“We don’t claim to be representative of all Palestinian schools of thought but members of NEWpal have diverse political backgrounds,” Bamyeh added.

Organizers also sent a message to those attending Israel’s “Facing Tomorrow” Presidential Conference in Jerusalem, which was held at the same time and date as the “Future Palestine” initiative. That conference discussed the political, economic and social future of Israel and was organized to mark President Shimon Peres’s 90th birthday.

“With occupation there is no tomorrow or after tomorrow,” Bamyeh and Wazany said in their message, referring to Israel’s control of lands acquired in 1967. Palestinians say all of these areas must become the future Palestinian state.

Wazany, who heads the communications department at the Emirates Foundation for Youth Development, was born and raised in the UAE. She joined the initiative and plans to settle in Palestinian territories in August.

“I want to come home to my homeland,” she told The Media Line.


NewPal Statement of Intent

NewPal About

We, Palestinians from different political, geographic and social backgrounds, united by a common belonging to a land and a cause, have decided to come together at this historical juncture, fully aware of our generation’s responsibility to pursue the struggle for freedom and dignity. These two objectives link our national struggle with movements around the globe who have decided to fight injustice under all its forms: the Arab uprisings, the Indignados Movement, the Occupy movement and others. We belong both to the Palestinian national movement and to the ideals this generation wishes to uphold throughout the globe.

We decided to create NEWPal, as a new generation of Palestinians with international experience to contribute in supporting and promoting initiatives, and in mobilising our generation and our community at large. We aim to revive inclusive and constructive dialogue and debate within Palestinian society, as well as propose ways to develop Palestine’s international relations, for what this holds of importance for the success of our national struggle.

We are launching NEWPal on the 9th and 10th December, to honour the bond between our national struggle and the universal values underlying it.

The 9th of December 1987, marks the start of the Palestinian uprising, the Intifada, against the Israeli occupation. This popular movement imposed itself not only on the occupying power, but on the world at large, linking the struggle from without and the struggle from within, thus defying decades of dispersion and fragmentation by reaffirming our common belonging to one people. The 1987 Intifada followed many uprisings and struggles, the general strikes over seven decades ago, the Intilaqa or launch of the Palestinian revolution, the Land Day protests, the Lebanon War, all milestones in decades of denial and oppression where the Palestinian people has risen up, time and time again, to reassert their thirst for justice and freedom. It set the stage for many uprisings to this day.

The 10th of December is the International Day for Human Rights, celebrating the anniversary of the Universal Declaration of Human Rights of 1948, which aims at guaranteeing to all individuals and communities their most fundamental rights and to promote the prospect of freedom, human dignity and peace. This Declaration was adopted in 1948, echoing the denial of the Palestinians’ rights and the tragedy they endured the same year. The Nakba in 1948 lead to the forced displacement of two thirds of our people, threatening to push us out of history and geography. It is time for the Palestinians to recover their legitimate place in history and geography, as well as their inalienable rights.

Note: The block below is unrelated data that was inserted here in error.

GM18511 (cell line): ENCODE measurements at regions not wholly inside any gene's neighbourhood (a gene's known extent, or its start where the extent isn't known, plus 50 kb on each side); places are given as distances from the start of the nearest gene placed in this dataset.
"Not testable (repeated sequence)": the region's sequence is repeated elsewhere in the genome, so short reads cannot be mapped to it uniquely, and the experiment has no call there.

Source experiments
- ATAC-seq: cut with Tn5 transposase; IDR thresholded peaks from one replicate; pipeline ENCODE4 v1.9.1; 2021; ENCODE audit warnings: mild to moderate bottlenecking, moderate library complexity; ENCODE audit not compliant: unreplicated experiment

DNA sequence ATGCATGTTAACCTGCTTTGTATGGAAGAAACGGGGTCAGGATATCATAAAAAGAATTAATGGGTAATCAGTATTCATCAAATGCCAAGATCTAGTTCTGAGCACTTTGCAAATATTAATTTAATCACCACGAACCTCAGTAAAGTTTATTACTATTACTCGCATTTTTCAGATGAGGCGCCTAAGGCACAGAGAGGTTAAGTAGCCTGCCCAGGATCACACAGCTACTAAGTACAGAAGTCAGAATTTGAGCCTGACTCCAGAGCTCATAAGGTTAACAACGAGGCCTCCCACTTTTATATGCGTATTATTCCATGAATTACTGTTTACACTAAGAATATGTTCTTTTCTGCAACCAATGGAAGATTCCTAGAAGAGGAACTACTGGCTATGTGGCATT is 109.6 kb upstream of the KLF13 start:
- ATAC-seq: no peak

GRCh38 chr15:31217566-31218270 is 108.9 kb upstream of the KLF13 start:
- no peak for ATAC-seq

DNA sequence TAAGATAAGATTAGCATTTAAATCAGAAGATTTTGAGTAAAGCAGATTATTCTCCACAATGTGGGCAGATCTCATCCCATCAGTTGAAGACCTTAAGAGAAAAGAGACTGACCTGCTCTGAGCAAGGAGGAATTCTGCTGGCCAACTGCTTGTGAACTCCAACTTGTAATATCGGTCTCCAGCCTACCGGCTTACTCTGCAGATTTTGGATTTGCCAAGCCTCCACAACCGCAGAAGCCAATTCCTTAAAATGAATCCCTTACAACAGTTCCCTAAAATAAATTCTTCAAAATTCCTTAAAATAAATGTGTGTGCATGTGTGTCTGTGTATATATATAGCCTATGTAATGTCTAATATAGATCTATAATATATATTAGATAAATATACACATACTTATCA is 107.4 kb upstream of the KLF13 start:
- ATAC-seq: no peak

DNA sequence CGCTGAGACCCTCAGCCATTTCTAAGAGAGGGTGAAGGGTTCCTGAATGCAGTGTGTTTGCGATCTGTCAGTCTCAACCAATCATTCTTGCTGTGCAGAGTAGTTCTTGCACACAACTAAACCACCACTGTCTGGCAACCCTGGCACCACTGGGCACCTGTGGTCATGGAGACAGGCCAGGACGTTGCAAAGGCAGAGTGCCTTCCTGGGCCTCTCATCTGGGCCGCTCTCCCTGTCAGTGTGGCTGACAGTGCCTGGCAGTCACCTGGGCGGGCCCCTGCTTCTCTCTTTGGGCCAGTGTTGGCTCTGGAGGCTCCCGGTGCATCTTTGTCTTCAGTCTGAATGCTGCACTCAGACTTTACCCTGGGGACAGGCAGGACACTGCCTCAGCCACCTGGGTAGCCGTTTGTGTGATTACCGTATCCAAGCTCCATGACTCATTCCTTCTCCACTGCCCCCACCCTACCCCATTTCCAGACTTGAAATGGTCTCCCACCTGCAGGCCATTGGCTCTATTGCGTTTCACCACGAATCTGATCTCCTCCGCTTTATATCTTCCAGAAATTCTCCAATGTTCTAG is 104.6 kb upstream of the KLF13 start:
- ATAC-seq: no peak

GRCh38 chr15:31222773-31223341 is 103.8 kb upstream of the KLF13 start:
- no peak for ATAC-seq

Today, the struggle for Palestine is as decisive for the future of justice as was the struggle against discriminations and segregation in the United States of America, and against apartheid in South Africa. It is as defining for peoples’ rights as was the decolonisation movement over half a century ago. This is why so many around the globe have stood up along our side against this occupation, dispossession and oppression, as they share our belief that this struggle is key for the future of freedom, equality, international law, democracy, peace and coexistence.

In a rapidly evolving and changing regional and international context, the Palestinian people have to pursue while reinventing their struggle, in interaction with the region and the world, so as to ensure continued and increased support for their legitimate rights.

We are the descendants of the generation of the Nakba, and of the generations which followed, those who transformed tents of oblivion into schools of memory. They succeeded in ensuring our resurrection as a people, with a unitarian representation guaranteeing our political independence and mobilising our capacities so as to carry the promise of fulfilling the simple dream of living in freedom and dignity on our land. We have been called the generation of peace, but the Israeli colonial system denied this dream to blossom. We who are now called the generation of the wall pledge that we shall become the generation of the found horizon, the generation of unity in diversity, the generation of freedom and dignity on our land.


Report on The Fourth National BDS Conference

BDS Palestinian National Committee
June 18, 2013

Ramallah – 18 June 2013 – On 8 June 2013 the Palestinian BDS National Committee (BNC)[1] organized its “Fourth National BDS Conference” at Bethlehem University, under the slogan: “Boycotting Israel and opposing normalization contribute to Liberation, Return of Refugees, and Self-Determination.” With 700 participants, mostly representatives of the national committee member entities, including political parties, trade unions, women’s organizations, professional syndicates, youth and student groups, and other civil society organizations, the conference was hailed by several commentators as a “turning point” for the BDS movement’s local work. A substantial part of the credit goes to the selfless efforts of tens of — mainly youth — volunteers who worked for long weeks on organizing all aspects of the conference with dedication and aptitude.